In a unique set of linked stories, many of which take place in a small lakeside town in New York, the writer Andrea Barrett offers the interconnected histories of a set of characters deeply involved both with one another and the fragile, beautiful world around them. Here, the ecology of the heart and the wonders of nature flourish side by side.

Read the review


Nights of Plague

By Orhan Pamuk Knopf

The new novel from the Nobel Prize-winning author of “Snow” and “My Name Is Red” stages a turn-of-the-20th-century tale of intrigue on a Mediterranean island ruled by the Ottoman Empire. An outbreak of the Black Plague and the quarantines that follow set the stage for political strife: The assassination of a health official raises the stakes in a tale that combines mystery with a richly detailed portrait of a society in turmoil.

Read the review


Shrines of Gaiety

By Kate Atkinson Doubleday

In the nightclubs of 1920s London, frivolity and fun are the order of the day—and Nellie Coker reigns as monarch of the quasi-legal revels. In this novel from the celebrated author of “Life After Life,” the disappearance of a young girl brings both the police and a determined amateur sleuth into the demimonde that Nellie and her family rule.

Read the review

Read Full List

Energy: Nuclear Start-Ups Address Safety Issues (WSJ)

Nuclear projects are getting a boost of investment as countries try to tackle an energy crisis sparked by the Ukraine war, while also pursuing emissions targets. WSJ looks at how start-ups say their alternative designs can help solve past issues.

Front Page: Wall Street Journal – August 29, 2022

Image

U.N. Inspectors Head to Ukraine Nuclear Plant as Safety Fears Grow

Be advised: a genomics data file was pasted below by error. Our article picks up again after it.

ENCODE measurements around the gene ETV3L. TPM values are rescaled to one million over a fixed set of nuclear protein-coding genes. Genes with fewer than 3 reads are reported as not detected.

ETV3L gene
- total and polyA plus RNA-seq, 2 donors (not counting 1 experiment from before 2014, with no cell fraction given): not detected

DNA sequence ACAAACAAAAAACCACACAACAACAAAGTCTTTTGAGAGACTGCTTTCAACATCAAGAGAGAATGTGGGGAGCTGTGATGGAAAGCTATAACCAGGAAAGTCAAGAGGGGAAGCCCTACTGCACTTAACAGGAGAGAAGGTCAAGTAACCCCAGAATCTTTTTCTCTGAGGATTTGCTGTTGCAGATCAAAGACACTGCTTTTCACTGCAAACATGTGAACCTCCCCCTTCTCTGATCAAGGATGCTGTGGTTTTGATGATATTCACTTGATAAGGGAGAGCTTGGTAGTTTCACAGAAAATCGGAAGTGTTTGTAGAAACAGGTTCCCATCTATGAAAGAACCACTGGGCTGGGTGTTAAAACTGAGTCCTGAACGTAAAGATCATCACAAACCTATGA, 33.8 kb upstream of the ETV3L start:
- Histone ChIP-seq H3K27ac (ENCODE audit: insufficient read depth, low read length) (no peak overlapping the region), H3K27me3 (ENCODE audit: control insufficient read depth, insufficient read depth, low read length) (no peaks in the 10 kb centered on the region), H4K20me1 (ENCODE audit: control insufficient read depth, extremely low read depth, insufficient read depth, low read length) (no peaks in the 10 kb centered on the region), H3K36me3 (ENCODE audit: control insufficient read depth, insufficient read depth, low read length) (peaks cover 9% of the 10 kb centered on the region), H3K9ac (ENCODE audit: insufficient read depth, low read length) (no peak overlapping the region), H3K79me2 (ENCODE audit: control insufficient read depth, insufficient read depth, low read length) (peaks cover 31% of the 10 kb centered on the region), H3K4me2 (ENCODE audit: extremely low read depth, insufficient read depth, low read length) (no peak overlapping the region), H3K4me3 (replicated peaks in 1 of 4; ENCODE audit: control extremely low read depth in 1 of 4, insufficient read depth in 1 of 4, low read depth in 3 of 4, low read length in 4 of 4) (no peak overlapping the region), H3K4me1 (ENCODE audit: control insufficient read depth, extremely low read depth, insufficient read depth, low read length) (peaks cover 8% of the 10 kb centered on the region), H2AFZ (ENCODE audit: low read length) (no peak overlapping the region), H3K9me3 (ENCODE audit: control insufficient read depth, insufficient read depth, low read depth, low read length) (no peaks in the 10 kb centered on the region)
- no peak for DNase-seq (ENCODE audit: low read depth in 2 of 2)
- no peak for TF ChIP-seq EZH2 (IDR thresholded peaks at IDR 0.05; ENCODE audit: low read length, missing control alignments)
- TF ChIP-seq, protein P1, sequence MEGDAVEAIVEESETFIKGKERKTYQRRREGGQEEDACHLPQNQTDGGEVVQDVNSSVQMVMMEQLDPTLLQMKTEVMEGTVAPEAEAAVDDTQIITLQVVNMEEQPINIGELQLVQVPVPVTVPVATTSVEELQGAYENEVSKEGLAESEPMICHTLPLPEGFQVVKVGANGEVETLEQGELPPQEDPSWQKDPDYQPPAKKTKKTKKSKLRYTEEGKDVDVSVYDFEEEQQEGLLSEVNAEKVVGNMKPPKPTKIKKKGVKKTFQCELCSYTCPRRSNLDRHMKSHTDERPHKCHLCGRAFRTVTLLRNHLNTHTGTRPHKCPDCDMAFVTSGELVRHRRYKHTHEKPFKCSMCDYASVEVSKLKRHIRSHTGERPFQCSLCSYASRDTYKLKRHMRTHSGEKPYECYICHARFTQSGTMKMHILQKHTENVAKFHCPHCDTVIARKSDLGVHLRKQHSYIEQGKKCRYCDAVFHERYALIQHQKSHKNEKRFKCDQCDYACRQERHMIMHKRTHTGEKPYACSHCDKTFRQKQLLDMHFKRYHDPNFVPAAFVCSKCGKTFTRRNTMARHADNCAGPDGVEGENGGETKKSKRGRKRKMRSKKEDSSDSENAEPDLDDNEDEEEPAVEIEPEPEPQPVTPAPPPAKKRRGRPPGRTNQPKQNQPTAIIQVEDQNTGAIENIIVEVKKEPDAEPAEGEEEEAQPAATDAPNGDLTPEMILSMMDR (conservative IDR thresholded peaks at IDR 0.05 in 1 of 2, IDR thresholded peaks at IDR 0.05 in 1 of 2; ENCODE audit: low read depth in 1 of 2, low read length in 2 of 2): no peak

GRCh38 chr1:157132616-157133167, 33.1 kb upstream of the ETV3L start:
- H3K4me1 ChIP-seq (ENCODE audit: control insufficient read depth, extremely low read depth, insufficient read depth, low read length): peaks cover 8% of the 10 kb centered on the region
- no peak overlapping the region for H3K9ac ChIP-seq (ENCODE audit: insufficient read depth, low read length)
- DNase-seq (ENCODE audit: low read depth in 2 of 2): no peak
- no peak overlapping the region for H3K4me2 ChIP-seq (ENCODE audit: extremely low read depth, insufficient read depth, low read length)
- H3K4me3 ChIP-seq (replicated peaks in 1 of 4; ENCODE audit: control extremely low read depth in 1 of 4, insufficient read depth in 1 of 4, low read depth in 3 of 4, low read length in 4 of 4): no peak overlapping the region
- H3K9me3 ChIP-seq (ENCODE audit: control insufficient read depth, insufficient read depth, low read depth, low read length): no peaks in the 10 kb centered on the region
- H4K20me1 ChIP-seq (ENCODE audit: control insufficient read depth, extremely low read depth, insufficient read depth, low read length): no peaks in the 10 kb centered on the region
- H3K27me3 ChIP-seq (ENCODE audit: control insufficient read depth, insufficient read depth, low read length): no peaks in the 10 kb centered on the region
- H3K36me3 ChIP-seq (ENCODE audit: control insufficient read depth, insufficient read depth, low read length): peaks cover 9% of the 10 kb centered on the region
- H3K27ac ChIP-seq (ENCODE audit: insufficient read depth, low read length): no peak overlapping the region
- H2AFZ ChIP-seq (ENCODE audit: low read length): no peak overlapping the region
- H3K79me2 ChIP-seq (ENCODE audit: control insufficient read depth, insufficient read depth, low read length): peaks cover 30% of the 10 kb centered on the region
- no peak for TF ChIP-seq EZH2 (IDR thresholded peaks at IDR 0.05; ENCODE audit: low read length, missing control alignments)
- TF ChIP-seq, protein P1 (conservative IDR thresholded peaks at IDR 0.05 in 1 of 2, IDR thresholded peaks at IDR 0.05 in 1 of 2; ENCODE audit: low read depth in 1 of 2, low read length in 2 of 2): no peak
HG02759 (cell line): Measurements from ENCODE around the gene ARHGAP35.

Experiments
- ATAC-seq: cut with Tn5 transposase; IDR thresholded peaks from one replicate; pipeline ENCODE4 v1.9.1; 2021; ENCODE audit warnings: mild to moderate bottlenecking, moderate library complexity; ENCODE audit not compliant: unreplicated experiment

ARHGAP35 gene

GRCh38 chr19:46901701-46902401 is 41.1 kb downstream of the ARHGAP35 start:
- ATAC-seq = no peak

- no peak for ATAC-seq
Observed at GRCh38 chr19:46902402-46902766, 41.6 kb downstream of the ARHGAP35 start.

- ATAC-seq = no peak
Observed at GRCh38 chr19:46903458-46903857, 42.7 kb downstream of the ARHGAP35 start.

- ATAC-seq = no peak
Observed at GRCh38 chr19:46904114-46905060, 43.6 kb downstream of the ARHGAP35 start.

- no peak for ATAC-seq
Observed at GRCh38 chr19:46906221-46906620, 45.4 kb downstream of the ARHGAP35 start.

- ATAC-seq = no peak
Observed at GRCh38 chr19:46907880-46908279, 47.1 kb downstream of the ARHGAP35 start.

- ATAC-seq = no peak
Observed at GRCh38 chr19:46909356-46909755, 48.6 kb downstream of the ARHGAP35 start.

The International Atomic Energy Agency said a team was heading to the facility to assess damage, check safety and security systems and evaluate staff conditions. The inspection will begin on Wednesday and last until

U.S. Warships Sail Through Taiwan Strait for First Time Since Pelosi Visit

The move comes amid deteriorating ties between Beijing and Washington, and as tensions rise between Taiwan and China after the U.S. House speaker’s trip earlier this month.

Front Page: Wall Street Journal – August 27, 2022

Image

U.N. Set to Inspect Ukraine Nuclear Plant Early Next Week

United Nations atomic agency inspectors are poised to make an emergency visit to Ukraine’s Russia-occupied Zaporizhzhia nuclear power plant early next week, after a breakthrough in negotiations over access, people involved in the talks said.2617 hours ago

Mar-a-Lago Search Affidavit Says Top Secret Documents Had Been Found Previously

Boxes retrieved from the former president’s home since the start of the year contained top-secret national defense information, according to the heavily redacted affidavit.

Front Page: Wall Street Journal – August 26, 2022

Image

Powell to Address Economic Outlook at Jackson Hole

The Fed chairman’s comments will be closely watched for signals on how the central bank could manage a series of difficult trade-offs as it seeks to bring inflation down from a 40-year high.3 min read

Student-Loan Plan Ignites Debate Over Inflation, Budget Risks

The move to cancel up to $20,000 in student debt for millions of borrowers will have economic consequences, including on inflation, consumer behavior and government budgets, though the degree of those effects is uncertain.5 min read